Algerian soldiers stand near the Tiguentourine Gas Plant in In Amenas, 1600 km (994 miles) southeast of Algiers, January 31, 2013. REUTERS/Louafi Larbi (ALGERIA - Tags: MILITARY POLITICS CRIME LAW) - RTR3D77Z
Most Algerians are not admirers of the Arab uprisings that got their start in neighboring Tunisia two years ago, according to Time magazine's Vivienne Walt.
The current turmoil in Tunisia is all too reminiscent of the civil war with Islamists that swept Algeria in the 1990s, she says.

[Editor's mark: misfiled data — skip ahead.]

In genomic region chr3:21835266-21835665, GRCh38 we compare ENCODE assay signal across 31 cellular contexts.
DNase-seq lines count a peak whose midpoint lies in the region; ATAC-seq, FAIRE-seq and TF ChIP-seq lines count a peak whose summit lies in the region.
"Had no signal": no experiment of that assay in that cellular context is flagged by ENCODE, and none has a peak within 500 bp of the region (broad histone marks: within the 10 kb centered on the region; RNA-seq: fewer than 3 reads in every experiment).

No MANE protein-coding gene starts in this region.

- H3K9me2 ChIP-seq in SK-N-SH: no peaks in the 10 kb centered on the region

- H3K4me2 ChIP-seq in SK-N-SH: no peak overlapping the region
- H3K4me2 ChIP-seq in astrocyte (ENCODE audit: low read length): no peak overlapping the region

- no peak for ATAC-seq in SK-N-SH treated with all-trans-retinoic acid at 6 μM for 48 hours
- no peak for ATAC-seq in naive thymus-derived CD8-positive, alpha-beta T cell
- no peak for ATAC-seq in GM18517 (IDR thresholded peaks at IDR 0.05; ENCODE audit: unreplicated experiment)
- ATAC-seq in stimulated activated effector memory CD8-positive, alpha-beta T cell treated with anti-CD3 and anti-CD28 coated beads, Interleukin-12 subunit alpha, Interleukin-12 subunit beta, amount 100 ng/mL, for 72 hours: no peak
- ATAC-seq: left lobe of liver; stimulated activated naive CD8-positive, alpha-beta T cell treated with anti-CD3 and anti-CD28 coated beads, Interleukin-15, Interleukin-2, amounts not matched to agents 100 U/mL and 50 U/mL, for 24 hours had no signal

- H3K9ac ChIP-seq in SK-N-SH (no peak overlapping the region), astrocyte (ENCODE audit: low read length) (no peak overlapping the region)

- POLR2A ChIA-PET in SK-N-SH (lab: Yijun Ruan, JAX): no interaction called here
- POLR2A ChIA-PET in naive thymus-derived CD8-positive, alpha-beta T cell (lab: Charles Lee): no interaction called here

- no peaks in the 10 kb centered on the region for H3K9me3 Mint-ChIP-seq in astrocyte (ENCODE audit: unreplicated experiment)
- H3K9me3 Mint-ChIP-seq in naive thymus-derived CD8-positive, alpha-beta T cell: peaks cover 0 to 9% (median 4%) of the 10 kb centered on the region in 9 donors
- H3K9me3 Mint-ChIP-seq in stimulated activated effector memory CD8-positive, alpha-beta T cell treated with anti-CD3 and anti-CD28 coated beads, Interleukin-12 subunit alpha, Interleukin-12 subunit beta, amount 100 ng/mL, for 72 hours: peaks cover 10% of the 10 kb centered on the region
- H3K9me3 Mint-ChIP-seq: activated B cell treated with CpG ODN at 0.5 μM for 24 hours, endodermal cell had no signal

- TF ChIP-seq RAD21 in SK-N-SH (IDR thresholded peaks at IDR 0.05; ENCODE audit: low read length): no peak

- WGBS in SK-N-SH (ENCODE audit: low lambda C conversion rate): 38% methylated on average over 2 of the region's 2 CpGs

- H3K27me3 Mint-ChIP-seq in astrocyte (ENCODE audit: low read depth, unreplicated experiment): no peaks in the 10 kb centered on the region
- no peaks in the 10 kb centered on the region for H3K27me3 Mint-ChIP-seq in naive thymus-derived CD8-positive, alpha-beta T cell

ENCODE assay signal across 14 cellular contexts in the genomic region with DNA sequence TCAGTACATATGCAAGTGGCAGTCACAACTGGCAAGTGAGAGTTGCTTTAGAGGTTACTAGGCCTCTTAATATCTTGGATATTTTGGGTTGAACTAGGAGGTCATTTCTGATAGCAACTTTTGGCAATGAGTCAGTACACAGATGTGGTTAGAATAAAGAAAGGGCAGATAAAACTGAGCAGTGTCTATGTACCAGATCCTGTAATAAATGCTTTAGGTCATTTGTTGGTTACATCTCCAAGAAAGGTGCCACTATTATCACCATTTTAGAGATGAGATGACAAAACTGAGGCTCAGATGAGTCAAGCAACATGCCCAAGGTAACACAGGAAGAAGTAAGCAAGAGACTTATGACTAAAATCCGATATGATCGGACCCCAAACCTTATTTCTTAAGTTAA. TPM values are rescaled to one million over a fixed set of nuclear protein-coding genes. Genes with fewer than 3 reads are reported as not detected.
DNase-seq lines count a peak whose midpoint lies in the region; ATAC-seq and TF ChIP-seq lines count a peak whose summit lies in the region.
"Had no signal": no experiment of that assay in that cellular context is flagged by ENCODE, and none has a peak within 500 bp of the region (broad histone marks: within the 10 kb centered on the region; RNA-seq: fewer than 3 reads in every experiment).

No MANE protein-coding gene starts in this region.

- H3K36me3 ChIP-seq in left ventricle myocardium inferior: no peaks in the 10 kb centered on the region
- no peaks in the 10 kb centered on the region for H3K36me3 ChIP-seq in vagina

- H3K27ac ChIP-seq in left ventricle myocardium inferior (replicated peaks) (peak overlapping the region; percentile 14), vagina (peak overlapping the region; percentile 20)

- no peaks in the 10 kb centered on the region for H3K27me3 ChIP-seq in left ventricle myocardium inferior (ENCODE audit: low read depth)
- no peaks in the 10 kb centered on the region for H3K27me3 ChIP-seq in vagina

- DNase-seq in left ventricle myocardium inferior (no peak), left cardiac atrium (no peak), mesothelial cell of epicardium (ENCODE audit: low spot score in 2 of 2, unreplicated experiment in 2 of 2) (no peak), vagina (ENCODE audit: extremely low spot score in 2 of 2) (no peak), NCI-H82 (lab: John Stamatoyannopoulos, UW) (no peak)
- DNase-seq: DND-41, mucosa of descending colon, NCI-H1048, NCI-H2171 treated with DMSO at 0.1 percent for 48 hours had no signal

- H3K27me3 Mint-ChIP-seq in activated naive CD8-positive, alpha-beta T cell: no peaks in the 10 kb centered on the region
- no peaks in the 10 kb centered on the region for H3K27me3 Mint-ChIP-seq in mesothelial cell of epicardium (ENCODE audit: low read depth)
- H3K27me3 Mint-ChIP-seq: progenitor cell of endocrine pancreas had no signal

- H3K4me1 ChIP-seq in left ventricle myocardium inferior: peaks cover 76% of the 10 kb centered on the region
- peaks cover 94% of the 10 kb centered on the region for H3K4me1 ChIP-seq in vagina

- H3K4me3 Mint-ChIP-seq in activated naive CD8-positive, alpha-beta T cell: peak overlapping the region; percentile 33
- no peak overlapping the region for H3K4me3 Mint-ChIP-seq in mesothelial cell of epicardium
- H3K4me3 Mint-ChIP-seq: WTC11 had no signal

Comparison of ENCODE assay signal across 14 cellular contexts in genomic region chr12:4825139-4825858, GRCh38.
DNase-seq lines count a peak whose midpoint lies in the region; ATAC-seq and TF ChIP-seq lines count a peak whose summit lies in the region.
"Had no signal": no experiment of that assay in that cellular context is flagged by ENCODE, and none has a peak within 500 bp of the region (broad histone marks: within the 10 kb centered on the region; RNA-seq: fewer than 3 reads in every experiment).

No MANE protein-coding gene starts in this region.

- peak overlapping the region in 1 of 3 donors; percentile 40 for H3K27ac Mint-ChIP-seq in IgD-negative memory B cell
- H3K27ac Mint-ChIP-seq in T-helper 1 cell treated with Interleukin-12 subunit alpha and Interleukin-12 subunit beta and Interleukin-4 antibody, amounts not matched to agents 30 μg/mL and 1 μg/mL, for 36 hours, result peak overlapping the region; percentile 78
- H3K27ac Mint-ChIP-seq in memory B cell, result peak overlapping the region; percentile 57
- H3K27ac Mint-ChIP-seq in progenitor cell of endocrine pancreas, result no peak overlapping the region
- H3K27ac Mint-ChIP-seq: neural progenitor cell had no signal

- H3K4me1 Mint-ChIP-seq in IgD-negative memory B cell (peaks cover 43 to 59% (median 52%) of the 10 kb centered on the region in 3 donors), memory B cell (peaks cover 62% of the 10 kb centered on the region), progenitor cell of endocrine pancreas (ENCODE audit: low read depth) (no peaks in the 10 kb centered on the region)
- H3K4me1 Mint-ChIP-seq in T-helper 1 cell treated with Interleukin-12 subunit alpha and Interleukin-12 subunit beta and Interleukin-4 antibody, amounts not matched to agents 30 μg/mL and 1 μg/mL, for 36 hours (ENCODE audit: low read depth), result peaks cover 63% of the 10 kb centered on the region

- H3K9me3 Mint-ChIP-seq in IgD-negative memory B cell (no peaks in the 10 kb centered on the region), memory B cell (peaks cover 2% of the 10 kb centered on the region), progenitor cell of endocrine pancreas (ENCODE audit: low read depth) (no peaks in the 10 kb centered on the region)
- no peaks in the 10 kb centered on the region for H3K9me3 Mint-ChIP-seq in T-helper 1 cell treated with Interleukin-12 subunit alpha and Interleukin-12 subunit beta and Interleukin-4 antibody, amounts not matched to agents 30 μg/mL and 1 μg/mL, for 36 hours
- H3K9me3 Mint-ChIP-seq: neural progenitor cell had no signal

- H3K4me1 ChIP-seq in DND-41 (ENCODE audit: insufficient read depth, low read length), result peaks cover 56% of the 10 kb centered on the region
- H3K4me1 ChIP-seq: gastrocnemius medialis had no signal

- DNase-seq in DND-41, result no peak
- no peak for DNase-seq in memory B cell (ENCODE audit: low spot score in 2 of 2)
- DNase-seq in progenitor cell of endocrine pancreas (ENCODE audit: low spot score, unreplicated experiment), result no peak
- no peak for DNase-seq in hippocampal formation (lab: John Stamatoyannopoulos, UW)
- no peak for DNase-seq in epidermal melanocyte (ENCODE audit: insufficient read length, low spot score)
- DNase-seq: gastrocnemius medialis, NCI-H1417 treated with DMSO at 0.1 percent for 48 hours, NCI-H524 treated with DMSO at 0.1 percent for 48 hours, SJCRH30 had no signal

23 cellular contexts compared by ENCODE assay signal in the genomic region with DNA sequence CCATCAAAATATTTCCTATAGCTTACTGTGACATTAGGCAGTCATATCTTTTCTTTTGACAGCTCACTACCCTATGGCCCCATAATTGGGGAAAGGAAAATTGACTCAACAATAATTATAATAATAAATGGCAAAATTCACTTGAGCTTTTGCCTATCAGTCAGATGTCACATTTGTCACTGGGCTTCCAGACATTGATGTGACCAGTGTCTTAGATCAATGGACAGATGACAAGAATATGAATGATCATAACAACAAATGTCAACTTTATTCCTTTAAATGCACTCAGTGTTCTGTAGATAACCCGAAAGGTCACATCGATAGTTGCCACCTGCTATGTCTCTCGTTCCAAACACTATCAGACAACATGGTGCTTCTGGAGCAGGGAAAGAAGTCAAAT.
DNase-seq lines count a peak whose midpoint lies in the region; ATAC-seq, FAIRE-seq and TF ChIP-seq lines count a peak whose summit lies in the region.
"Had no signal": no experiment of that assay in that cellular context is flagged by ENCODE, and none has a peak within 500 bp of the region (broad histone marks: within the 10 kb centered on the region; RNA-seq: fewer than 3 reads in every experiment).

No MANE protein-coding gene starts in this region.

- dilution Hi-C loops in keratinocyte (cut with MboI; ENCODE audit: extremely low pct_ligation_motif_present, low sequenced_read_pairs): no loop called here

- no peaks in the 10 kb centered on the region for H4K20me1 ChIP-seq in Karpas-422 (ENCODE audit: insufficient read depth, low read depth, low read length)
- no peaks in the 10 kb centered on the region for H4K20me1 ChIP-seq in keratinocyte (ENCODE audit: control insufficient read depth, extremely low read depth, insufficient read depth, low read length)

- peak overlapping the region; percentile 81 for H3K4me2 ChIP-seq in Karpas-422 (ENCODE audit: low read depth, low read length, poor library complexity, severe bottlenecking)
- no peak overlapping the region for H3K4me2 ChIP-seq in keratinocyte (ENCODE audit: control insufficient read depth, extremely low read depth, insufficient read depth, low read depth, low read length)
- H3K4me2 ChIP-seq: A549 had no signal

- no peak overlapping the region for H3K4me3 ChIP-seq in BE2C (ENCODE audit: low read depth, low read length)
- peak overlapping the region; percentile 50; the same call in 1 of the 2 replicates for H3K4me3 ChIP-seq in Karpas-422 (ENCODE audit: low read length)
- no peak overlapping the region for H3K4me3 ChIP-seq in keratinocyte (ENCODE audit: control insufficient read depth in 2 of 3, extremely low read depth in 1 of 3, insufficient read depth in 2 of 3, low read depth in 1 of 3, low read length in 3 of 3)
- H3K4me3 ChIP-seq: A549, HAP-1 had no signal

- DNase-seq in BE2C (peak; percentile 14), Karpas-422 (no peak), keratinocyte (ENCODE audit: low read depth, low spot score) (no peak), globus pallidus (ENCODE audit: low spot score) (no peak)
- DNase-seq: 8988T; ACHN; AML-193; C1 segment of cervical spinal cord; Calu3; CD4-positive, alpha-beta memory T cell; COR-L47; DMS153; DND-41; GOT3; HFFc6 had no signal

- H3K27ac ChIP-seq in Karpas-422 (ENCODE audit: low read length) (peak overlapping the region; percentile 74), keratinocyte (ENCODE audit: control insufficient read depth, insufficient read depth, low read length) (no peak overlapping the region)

That conflict took some 200,000 lives.
The January hostage siege at Algeria's In Amenas gas field has only deepened Algerians fear of militant Islam, according to Walt.
"The great specter is that there will be a return of Islamic parties, and militant Islamic organizations which is what the civil war focused on in the 1990s," Walt says. "Everybody you meet in Algeria has lost loved ones in some terrible, violent conflict, and they look over at Tunisia and they see what they might become if there's a popular uprising here."
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